Targeting RhoC by Way of Ribozyme Trangene in Human Breast Cancer Cells and its Impact on Cancer Invasion

Jane Lane, Tracey A Martin, Wen G Jiang


Background: Cell motility and migration are known to be regulated by the Rho family of GTPases through their effects on the actin cytoskeleton. In breast cancer studies, RhoC has been identified as a highly specific marker in detecting tumors that developed metastases. This study aims to investigate the impact of targeting RhoC in human breast cancer cells by utilising ribozyme transgene technology and to assess its effect on cancer cell invasion.

Retroviral hammerhead ribozyme transgenes, regulated by doxycycline, were designed to specifically target human RhoC mRNA. The breast cancer cell line MDA-MB-231 was transfected with either a retroviral RhoC transgene or a control retroviral transgene. Stably transfected cells were tested for their invasiveness and migratory properties in vitro.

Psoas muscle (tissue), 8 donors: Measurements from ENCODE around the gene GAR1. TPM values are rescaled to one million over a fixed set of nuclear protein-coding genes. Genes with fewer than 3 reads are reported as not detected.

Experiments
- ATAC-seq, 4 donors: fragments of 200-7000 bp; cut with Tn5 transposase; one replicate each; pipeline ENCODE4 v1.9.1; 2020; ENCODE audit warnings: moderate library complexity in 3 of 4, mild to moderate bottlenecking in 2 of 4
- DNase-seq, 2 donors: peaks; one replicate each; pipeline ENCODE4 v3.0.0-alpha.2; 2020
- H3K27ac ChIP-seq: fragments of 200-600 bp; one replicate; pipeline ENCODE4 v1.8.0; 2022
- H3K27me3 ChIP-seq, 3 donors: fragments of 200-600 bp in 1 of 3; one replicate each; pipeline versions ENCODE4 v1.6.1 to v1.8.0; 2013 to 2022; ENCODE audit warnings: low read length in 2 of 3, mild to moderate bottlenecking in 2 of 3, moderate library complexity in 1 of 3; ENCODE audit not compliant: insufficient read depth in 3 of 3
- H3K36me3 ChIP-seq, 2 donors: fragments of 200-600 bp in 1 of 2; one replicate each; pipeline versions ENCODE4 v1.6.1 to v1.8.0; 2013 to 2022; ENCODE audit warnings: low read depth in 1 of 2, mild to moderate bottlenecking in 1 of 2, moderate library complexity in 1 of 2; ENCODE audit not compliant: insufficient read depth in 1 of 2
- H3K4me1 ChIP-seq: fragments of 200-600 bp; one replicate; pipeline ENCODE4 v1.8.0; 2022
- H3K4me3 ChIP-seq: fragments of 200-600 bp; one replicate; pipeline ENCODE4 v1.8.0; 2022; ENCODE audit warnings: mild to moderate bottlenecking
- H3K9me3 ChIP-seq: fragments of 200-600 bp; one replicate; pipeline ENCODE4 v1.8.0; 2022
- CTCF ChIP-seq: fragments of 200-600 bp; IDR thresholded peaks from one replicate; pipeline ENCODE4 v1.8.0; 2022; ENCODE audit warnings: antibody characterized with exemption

Results: In vitro testing of the invasiveness of wild type, plasmid control and the RhoC knockdown cells showed that MDA-MB-231DRHOC cells had significantly reduced invasiveness compared with MDA-MB-231WT (p < 0.038 RHOC2 knockdown cells; p < 0.006 RHOC3 knockdown cells) and MDA-MB-231pRevTRE control plasmid cells (p < 0.07 RHOC2 knockdown cells; p < 0.002 RHOC3 knockdown cells). An even greater reduction in invasiveness of the MDA-MB-231DRHOC cells compared with the MDA-MB-231WT cells was seen in response to hepatocyte growth factor (HGF/SF) (p < 0.009 RHOC1 knockdown; p = 0.004 RHOC2 knockdown; p = 0.00007 RHOC3 knockdown). The addition of doxycycline significantly improved the effectiveness of the ribozyme transgenes (p < 0.04 for all three Rho ribozymes), but did not improve the effectiveness of these knockdown cells when treated with HGF/SF (p > 0.1 for all three ribozymes).

Conclusions: This data would indicate that targeting RhoC may be an effective way to reduce the invasive potential of human breast cancer cells.

World J Oncol. 2010;1(1):7-13


RhoC; Invasion; Ribozyme; Molecular targeting; Breast cancer

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